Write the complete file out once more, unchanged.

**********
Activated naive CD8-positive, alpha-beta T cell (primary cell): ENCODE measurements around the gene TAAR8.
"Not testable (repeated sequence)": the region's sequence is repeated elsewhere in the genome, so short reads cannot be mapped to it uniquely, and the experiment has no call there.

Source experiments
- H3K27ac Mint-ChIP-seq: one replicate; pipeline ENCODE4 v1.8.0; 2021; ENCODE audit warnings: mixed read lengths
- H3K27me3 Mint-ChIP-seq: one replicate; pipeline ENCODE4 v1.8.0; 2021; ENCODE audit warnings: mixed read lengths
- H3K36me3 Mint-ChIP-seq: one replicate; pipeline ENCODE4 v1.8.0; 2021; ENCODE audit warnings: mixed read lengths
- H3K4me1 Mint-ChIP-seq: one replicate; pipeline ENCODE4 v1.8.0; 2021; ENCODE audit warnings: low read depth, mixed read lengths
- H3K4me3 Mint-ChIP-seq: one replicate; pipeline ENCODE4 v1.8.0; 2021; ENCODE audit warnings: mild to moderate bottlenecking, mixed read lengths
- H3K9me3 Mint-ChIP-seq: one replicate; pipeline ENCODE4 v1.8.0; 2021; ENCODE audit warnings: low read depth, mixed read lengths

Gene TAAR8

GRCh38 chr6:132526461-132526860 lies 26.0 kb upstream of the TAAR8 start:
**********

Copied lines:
Activated naive CD8-positive, alpha-beta T cell (primary cell): ENCODE measurements around the gene TAAR8.
"Not testable (repeated sequence)": the region's sequence is repeated elsewhere in the genome, so short reads cannot be mapped to it uniquely, and the experiment has no call there.

Source experiments
- H3K27ac Mint-ChIP-seq: one replicate; pipeline ENCODE4 v1.8.0; 2021; ENCODE audit warnings: mixed read lengths
- H3K27me3 Mint-ChIP-seq: one replicate; pipeline ENCODE4 v1.8.0; 2021; ENCODE audit warnings: mixed read lengths
- H3K36me3 Mint-ChIP-seq: one replicate; pipeline ENCODE4 v1.8.0; 2021; ENCODE audit warnings: mixed read lengths
- H3K4me1 Mint-ChIP-seq: one replicate; pipeline ENCODE4 v1.8.0; 2021; ENCODE audit warnings: low read depth, mixed read lengths
- H3K4me3 Mint-ChIP-seq: one replicate; pipeline ENCODE4 v1.8.0; 2021; ENCODE audit warnings: mild to moderate bottlenecking, mixed read lengths
- H3K9me3 Mint-ChIP-seq: one replicate; pipeline ENCODE4 v1.8.0; 2021; ENCODE audit warnings: low read depth, mixed read lengths

Gene TAAR8

GRCh38 chr6:132526461-132526860 lies 26.0 kb upstream of the TAAR8 start: